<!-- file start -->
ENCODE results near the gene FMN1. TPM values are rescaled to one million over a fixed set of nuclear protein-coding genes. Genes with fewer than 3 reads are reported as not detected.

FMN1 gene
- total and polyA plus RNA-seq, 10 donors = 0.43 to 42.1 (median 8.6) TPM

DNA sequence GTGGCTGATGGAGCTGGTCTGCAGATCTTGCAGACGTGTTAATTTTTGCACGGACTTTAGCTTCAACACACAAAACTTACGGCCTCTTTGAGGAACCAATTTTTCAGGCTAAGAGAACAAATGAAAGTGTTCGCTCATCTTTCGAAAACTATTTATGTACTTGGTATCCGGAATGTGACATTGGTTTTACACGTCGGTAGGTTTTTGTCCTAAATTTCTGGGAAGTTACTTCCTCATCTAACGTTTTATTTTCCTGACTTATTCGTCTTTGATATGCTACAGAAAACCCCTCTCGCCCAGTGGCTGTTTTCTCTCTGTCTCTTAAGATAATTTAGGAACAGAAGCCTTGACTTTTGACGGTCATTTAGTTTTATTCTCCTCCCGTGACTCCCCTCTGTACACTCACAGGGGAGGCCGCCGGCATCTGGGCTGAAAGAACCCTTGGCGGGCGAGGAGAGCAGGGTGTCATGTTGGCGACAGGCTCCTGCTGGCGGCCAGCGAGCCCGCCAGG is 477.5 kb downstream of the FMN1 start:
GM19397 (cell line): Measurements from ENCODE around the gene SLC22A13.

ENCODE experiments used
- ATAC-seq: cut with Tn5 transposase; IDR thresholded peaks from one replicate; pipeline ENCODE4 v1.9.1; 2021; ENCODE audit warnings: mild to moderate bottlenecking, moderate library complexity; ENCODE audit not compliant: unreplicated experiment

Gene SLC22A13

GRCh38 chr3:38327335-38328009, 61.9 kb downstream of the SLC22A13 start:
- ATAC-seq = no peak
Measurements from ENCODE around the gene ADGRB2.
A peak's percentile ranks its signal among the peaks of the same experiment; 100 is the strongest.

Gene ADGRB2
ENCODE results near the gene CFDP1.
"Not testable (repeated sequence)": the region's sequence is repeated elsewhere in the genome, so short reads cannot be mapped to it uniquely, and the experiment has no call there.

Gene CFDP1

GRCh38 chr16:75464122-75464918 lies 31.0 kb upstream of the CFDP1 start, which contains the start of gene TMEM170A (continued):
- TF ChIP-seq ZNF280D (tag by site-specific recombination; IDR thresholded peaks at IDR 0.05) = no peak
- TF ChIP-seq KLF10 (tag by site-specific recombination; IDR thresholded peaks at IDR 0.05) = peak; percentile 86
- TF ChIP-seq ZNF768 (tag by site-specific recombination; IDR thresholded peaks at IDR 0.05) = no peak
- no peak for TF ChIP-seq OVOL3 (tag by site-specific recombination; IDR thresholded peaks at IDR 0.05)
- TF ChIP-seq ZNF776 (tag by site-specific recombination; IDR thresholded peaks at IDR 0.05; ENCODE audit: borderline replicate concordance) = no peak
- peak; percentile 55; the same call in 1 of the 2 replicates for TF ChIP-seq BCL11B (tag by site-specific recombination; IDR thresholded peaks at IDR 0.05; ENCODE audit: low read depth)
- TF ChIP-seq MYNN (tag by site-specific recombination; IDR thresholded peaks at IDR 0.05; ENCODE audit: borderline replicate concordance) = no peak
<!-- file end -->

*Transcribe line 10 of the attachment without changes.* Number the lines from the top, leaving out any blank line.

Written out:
- ATAC-seq = no peak